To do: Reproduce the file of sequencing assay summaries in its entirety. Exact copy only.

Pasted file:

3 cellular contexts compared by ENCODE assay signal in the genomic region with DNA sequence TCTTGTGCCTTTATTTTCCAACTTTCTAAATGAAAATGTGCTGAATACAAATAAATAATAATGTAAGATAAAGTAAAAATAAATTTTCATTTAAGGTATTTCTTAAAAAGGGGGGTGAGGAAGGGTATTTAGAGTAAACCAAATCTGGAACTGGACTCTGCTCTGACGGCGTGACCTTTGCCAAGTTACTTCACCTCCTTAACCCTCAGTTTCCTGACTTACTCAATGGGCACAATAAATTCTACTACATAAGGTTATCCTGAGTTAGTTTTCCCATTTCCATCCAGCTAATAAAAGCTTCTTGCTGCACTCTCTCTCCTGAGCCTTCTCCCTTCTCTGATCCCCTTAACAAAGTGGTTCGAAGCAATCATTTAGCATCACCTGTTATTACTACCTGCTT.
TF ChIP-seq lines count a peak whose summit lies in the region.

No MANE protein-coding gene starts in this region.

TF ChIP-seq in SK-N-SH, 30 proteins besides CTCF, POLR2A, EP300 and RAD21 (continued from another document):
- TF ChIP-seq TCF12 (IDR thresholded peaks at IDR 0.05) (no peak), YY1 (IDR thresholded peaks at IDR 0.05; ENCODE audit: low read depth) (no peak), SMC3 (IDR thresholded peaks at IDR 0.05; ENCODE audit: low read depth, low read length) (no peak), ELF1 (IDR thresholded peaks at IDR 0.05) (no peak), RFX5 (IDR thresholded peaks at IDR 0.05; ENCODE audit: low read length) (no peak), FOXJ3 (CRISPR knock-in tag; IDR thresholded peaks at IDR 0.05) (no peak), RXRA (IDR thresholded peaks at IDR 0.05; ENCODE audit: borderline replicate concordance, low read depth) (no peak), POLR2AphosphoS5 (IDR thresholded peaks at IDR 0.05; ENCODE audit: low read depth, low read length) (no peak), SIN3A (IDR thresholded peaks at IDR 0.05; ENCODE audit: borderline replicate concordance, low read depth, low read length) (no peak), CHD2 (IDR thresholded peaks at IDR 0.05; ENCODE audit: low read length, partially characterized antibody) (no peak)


3 cellular contexts compared by ENCODE assay signal in the genomic region with DNA sequence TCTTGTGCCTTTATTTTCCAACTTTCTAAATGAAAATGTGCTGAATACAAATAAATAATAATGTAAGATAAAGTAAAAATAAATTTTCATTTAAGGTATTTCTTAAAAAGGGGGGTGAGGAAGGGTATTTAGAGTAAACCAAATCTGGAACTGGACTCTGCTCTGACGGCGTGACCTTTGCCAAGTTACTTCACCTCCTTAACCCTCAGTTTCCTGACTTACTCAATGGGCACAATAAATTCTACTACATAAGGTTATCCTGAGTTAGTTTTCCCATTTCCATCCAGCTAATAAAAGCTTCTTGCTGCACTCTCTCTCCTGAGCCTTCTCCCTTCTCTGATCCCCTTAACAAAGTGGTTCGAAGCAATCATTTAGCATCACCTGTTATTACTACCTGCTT.
TF ChIP-seq lines count a peak whose summit lies in the region.

No MANE protein-coding gene starts in this region.

TF ChIP-seq in SK-N-SH, 30 proteins besides CTCF, POLR2A, EP300 and RAD21 (continued from another document):
- TF ChIP-seq TCF12 (IDR thresholded peaks at IDR 0.05) (no peak), YY1 (IDR thresholded peaks at IDR 0.05; ENCODE audit: low read depth) (no peak), SMC3 (IDR thresholded peaks at IDR 0.05; ENCODE audit: low read depth, low read length) (no peak), ELF1 (IDR thresholded peaks at IDR 0.05) (no peak), RFX5 (IDR thresholded peaks at IDR 0.05; ENCODE audit: low read length) (no peak), FOXJ3 (CRISPR knock-in tag; IDR thresholded peaks at IDR 0.05) (no peak), RXRA (IDR thresholded peaks at IDR 0.05; ENCODE audit: borderline replicate concordance, low read depth) (no peak), POLR2AphosphoS5 (IDR thresholded peaks at IDR 0.05; ENCODE audit: low read depth, low read length) (no peak), SIN3A (IDR thresholded peaks at IDR 0.05; ENCODE audit: borderline replicate concordance, low read depth, low read length) (no peak), CHD2 (IDR thresholded peaks at IDR 0.05; ENCODE audit: low read length, partially characterized antibody) (no peak)